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Cat Health News Blog

A resource for dedicated cat supporters

Since its start in 2007, Cat Health News has featured the latest information on feline health. The bi-weekly blog is a mix of the most current published research from Winn-funded research and other sources. There are over 875 blog post items and more than 1,000 subscribers through the RSS feed.


icon-blogWinn-funded research is specifically noted by the small green cat.

  • Cryptosporidium infection in cats with FeLV or FIV

    May 31, 2012
    de Oliveira Lemos F, Almosny NP, Soares AMB, et al. Cryptosporidium species screening using Kinyoun technique in domestic cats with diarrhea. J Feline Med Surg 2012;14:113-117.
    C. parvum oocysts

    Cryptosporidium is an obligate coccidian that can cause diarrhea. Transmission is primarily through ingestion of contaminated water, though contaminated food and direct contact with animals and contaminated surfaces also can be source of infection. In immune competent animals, infection can be self-limiting. Infection can become severe and chronic in immune compromised patients. Generally, C. felis is a subclinical infection in cats but infection by C. parvum may lead to diarrhea. A common cause of immune suppression in cats is retrovirus infection. This study looked at whether cats infected by a retrovirus are more susceptible to Cryptosporidium infection and whether they exhibit more severe clinical signs. Blood and fecal samples were collected from 60 cats and evaluated for Cryptosporidium and for feline leukemia virus (FeLV) antigen and feline immunodeficiency virus (FIV) antibody by ELISA testing. Five cats were found to be shedding oocysts. Of these five cats, four were FeLV positive and one was both FeLV and FIV negative. The cats that were FeLV positive had more severe and chronic diarrhea with a larger number of oocysts, while the FeLV/FIV negative cat had a self-limiting diarrhea. [VT]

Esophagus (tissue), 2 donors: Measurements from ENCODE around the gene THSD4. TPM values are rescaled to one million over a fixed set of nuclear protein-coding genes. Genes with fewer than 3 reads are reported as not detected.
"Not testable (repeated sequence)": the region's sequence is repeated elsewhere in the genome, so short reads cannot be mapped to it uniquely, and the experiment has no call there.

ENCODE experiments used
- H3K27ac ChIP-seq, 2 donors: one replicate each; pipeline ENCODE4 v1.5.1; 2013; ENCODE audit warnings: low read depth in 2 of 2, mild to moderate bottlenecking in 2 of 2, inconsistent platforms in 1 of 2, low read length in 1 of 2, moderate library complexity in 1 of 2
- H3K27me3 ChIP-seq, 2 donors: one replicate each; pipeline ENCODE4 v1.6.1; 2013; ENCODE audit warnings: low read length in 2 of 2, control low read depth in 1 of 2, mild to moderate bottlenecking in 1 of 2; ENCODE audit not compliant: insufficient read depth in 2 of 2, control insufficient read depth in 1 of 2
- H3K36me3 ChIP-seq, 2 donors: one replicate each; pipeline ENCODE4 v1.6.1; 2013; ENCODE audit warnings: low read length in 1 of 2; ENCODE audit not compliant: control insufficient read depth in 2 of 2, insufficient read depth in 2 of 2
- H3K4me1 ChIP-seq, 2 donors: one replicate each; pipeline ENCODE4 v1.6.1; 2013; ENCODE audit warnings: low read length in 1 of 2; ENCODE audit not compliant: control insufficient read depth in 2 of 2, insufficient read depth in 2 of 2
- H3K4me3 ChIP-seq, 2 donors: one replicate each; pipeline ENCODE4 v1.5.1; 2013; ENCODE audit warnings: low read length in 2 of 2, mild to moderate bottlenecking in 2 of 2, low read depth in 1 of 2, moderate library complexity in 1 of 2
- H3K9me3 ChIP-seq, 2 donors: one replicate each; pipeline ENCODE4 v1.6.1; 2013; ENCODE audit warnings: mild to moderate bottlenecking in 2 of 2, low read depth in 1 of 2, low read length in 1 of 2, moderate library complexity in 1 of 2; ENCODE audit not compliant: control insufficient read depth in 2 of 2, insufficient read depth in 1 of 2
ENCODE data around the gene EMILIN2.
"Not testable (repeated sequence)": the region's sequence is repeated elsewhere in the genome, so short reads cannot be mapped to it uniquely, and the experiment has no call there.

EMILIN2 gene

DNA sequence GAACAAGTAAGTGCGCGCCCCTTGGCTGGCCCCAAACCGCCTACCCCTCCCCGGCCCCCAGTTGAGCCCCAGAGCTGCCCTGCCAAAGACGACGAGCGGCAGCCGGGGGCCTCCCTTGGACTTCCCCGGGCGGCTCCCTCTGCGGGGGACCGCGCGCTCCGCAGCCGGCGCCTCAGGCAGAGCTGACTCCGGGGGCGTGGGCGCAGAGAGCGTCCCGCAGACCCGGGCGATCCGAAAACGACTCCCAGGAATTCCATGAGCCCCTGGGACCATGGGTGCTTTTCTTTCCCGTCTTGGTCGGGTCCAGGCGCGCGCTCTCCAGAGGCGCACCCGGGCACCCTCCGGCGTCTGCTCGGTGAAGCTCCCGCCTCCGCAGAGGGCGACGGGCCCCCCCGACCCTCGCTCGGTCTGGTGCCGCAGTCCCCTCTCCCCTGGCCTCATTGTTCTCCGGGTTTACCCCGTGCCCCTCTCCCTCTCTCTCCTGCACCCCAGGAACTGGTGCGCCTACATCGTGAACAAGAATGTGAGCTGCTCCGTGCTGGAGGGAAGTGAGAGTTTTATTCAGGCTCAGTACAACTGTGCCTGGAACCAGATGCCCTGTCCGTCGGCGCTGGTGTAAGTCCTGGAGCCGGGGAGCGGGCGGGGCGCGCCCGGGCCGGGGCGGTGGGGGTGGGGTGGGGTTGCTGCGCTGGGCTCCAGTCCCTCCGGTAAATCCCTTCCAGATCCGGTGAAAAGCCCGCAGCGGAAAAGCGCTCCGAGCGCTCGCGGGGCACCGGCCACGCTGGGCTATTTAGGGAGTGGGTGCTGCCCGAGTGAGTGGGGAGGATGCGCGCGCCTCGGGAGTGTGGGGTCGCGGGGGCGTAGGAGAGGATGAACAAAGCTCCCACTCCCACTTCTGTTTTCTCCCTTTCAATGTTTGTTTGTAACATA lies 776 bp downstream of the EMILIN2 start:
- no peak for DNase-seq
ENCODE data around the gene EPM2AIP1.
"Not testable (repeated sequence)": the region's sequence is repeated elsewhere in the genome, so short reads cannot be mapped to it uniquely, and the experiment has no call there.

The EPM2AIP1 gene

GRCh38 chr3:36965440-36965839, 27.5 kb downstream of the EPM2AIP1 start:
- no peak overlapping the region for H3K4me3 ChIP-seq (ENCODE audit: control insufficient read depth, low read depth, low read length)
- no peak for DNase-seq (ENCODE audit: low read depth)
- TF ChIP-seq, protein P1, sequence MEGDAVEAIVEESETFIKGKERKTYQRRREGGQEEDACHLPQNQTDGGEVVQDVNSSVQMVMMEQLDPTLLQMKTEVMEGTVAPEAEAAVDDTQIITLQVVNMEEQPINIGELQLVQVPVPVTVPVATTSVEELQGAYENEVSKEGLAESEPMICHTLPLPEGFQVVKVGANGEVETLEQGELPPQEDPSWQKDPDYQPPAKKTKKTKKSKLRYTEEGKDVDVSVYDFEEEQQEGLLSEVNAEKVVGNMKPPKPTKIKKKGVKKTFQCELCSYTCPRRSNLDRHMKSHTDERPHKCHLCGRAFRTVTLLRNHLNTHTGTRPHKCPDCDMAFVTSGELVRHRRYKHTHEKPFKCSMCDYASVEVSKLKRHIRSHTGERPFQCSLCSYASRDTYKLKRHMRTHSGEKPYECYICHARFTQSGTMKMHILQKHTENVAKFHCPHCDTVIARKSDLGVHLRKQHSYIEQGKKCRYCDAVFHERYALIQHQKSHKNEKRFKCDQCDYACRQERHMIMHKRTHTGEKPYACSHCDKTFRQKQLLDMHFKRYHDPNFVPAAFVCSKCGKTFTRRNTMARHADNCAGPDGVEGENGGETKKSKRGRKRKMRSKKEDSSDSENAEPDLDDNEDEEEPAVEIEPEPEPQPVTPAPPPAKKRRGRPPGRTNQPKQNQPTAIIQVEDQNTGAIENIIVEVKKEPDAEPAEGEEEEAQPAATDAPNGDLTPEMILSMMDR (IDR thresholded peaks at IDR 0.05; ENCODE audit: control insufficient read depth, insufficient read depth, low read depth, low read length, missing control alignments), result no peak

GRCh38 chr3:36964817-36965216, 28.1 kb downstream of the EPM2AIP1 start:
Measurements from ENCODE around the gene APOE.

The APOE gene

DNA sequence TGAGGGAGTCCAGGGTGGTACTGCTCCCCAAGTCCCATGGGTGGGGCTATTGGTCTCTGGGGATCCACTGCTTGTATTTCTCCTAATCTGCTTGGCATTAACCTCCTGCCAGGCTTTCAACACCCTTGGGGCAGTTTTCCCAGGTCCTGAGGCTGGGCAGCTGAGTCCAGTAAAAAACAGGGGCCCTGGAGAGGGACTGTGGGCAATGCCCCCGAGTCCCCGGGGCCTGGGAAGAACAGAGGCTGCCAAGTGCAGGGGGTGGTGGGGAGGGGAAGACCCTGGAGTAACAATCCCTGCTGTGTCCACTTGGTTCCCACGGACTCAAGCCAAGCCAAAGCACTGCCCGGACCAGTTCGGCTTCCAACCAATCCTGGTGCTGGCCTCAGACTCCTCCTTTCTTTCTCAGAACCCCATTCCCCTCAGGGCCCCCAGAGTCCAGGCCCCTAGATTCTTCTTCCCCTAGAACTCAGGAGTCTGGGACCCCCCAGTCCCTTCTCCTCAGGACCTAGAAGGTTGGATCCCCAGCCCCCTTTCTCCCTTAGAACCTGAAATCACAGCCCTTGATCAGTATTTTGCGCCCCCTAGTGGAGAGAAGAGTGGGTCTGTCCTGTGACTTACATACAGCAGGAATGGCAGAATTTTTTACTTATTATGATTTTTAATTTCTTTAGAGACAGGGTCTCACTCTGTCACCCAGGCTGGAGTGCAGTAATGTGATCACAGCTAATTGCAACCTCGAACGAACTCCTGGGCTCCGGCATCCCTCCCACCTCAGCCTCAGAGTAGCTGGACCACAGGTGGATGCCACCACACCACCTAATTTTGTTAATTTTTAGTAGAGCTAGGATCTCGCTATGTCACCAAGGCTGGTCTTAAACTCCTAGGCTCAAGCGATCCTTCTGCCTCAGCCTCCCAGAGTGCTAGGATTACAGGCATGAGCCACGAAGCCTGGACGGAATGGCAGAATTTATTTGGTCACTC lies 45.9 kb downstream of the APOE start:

See also: Scorza V, Tangtrongsup S. Update on the diagnosis and management of Cryptosporidium spp infections in dogs and cats. Top Companion Anim Med 2010;25:163-169.

    Cryptosporidium diarrhea

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